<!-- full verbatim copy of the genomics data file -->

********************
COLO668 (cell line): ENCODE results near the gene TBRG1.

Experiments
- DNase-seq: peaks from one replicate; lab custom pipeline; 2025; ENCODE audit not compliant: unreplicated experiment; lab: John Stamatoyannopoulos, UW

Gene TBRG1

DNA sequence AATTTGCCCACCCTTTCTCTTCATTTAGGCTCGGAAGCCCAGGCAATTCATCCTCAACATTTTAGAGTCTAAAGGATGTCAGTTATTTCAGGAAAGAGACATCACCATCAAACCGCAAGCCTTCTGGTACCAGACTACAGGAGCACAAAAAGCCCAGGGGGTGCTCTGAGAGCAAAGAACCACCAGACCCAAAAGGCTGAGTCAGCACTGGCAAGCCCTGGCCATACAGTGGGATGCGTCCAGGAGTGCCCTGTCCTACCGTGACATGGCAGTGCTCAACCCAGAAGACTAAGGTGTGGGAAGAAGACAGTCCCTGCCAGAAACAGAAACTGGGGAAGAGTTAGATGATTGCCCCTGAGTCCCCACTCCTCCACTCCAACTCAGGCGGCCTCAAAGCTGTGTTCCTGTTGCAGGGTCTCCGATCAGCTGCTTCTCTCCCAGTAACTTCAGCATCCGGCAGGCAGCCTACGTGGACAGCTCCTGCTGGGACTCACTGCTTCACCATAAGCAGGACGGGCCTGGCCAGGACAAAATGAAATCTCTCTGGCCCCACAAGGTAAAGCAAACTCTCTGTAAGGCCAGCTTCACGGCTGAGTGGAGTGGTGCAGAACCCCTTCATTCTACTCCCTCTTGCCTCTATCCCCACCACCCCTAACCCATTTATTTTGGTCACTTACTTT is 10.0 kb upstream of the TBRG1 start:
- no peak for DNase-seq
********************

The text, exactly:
COLO668 (cell line): ENCODE results near the gene TBRG1.

Experiments
- DNase-seq: peaks from one replicate; lab custom pipeline; 2025; ENCODE audit not compliant: unreplicated experiment; lab: John Stamatoyannopoulos, UW

Gene TBRG1

DNA sequence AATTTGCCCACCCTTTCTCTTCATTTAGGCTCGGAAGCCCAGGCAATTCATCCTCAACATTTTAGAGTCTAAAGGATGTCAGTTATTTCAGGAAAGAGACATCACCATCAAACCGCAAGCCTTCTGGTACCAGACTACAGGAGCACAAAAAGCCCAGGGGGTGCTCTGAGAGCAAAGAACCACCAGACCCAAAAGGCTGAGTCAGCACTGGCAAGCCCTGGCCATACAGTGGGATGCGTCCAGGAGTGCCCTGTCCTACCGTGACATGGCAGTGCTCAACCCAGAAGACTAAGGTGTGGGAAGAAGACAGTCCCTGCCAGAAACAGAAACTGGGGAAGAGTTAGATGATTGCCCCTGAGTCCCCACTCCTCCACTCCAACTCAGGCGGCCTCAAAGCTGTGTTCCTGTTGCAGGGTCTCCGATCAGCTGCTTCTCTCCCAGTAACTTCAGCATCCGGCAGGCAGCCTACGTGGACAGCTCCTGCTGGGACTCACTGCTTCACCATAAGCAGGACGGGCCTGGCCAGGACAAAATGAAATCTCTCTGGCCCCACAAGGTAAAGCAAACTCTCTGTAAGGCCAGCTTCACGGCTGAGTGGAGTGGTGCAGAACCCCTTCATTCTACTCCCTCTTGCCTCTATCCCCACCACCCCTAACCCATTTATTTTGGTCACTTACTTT is 10.0 kb upstream of the TBRG1 start:
- no peak for DNase-seq